A: I’ll address this question from two perspectives: 1) What should you do when one of your team members has this type of personal challenge? 2) What should you share when you are the one experiencing the personal challenge?
Let’s start with someone on your team. The short answer is – handle with care! Let’s remember that the same human being who is going through family or health issues is the same human being who works in your office. If you ask that person to leave all of that at home, then you’re asking them to put on a mask and hide what’s really going on for them. If you want people to bring their whole, awesome (yet imperfect!) selves to work, then you should invite them to share.
But also keep this in mind – different people come from different backgrounds. They may hold different boundaries. You can use questions to connect, instead of insisting that someone share. Asking questions like these demonstrates naked leadership:
- How are you really doing?
- Is there anything you’d like to share with me that will help you feel more present and focused today?
Keep in mind, how you ask these types of questions matters significantly. When you use a tone of curiosity and empathy, you enhance the chance for connection.
Now, let’s assume you are the one with the personal challenge. It may feel really hard to share those personal things with others in the workplace. Ultimately, you are the only one who can decide what feels right to share and what is in the best interest of all parties (you, your team and your organization).
Studies have shown that in many cases, even if it feels hard to be vulnerable ourselves, we admire it in others. You may find it helpful to flip the situation, and think about it from the other person’s perspective – what would you want a colleague to share, if they were going through a similar situation to yours? Reflecting on this question can shed light on how naked you want to get. In my own experience, I’ve found that most people are touched that you chose to share what’s really going on for you and want to offer support.
Q: Given one wishes to “get naked,” how would you suggest we introduce the subject? I can’t imagine running into a meeting naked from the start.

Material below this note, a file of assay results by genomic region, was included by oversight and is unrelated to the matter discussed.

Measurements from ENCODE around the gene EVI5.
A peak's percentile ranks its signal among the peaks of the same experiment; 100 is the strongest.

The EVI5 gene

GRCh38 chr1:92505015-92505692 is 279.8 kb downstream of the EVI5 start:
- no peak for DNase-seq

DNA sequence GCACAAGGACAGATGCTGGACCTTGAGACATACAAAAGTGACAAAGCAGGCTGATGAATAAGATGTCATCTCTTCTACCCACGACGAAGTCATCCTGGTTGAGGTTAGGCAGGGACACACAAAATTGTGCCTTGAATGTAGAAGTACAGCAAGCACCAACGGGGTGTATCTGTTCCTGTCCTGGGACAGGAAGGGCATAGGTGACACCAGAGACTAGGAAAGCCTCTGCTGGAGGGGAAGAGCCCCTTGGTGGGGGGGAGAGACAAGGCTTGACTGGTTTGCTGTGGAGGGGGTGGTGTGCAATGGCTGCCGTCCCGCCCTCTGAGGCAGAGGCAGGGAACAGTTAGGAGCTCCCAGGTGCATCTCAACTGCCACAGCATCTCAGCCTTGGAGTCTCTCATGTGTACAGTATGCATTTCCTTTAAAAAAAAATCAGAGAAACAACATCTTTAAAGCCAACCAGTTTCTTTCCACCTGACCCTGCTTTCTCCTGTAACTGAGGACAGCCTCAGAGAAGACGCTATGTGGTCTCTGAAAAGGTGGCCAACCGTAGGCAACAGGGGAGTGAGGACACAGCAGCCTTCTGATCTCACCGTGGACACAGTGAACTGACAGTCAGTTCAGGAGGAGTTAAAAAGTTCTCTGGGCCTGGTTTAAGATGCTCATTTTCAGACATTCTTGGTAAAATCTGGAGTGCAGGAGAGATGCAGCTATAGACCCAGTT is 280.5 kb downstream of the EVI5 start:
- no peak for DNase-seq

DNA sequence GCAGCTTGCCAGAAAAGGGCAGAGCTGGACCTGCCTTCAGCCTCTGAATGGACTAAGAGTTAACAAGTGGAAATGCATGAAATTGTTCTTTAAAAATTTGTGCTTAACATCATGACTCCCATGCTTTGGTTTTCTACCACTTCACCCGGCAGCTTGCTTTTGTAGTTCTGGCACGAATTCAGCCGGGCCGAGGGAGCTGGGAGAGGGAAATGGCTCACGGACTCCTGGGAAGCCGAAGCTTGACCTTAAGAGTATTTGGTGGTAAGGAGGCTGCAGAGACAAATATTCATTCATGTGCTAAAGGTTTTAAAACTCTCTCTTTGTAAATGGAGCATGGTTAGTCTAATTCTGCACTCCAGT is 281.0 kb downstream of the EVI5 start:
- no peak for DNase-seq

A: I understand how getting naked right away may feel really awkward. On the other hand, I’ve seen leaders do exactly this, especially during critical times in their leadership. For example:
- At the start of a big change initiative that will be hard – People see right through sugar-coating and positive spin. Instead, they want to hear what you, as the leader, really think about this. What do you think will be tough about this change? How are you personally challenged by it? And what are you doing to prepare for that?
- When a situation or challenge truly requires new thinking – It takes a vulnerable leader to ask a group to admit you don’t have the answers right now, but you want to create the space to uncover new ideas and innovative thinking. “What we have done so far has not worked. My ideas have not worked. Let’s work together to come up with something new.”
To ease the awkwardness of getting naked at the start, consider asking your team these questions to introduce the concept of vulnerability:
- How good are we about admitting mistakes to one another…or sharing when we don’t know something…or speaking up when we have something to say?
- If we were better at doing these things, what impact could it have on us, as a team?
- What could we specifically do to get better at these things?
Anything that gets the team talking about how to best work together and be vulnerable with each other is only going to help the team grow, together! That, in itself, is a “naked” conversation.
Choose to get naked, first. Dip a toe in, and see what happens. You may be pleasantly surprised!
See you in the DoP (Dimension of Possible)!